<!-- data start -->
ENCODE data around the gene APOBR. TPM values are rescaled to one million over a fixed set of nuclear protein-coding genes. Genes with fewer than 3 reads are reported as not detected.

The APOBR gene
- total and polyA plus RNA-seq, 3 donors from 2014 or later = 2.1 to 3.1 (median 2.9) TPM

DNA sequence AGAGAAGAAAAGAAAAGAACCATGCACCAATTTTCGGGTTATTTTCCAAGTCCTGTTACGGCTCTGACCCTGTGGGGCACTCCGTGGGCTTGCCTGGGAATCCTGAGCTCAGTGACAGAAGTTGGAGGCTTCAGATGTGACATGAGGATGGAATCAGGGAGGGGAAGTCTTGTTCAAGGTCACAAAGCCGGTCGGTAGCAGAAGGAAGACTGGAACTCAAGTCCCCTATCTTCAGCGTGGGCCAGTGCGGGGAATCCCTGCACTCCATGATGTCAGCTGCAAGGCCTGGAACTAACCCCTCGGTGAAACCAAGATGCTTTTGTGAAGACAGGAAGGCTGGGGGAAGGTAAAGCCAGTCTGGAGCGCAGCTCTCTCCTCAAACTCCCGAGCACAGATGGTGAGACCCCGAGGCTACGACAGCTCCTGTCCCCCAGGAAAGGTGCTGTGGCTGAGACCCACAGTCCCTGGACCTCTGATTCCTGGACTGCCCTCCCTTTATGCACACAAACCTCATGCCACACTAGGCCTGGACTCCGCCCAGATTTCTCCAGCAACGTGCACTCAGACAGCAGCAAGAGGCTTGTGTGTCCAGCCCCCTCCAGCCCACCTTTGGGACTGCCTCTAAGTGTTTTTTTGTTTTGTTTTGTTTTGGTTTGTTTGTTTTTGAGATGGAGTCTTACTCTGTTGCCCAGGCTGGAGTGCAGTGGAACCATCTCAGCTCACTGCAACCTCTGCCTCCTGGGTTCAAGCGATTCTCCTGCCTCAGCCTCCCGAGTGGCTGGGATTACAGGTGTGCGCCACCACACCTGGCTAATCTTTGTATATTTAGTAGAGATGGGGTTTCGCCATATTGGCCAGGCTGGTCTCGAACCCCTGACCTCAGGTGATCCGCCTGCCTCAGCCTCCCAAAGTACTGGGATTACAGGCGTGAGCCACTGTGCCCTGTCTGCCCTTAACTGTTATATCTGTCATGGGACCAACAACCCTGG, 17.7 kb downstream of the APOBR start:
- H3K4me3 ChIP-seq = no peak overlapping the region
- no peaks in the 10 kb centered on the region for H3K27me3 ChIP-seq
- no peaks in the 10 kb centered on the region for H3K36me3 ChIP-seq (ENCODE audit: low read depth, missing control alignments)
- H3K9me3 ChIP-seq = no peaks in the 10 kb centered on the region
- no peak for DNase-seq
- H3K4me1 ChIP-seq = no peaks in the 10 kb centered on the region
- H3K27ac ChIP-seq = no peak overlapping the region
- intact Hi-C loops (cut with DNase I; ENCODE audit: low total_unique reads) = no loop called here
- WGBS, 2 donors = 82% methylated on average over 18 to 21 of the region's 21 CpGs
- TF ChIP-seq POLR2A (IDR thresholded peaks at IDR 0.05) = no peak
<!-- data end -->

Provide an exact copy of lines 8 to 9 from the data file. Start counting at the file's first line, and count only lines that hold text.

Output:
- H3K9me3 ChIP-seq = no peaks in the 10 kb centered on the region
- no peak for DNase-seq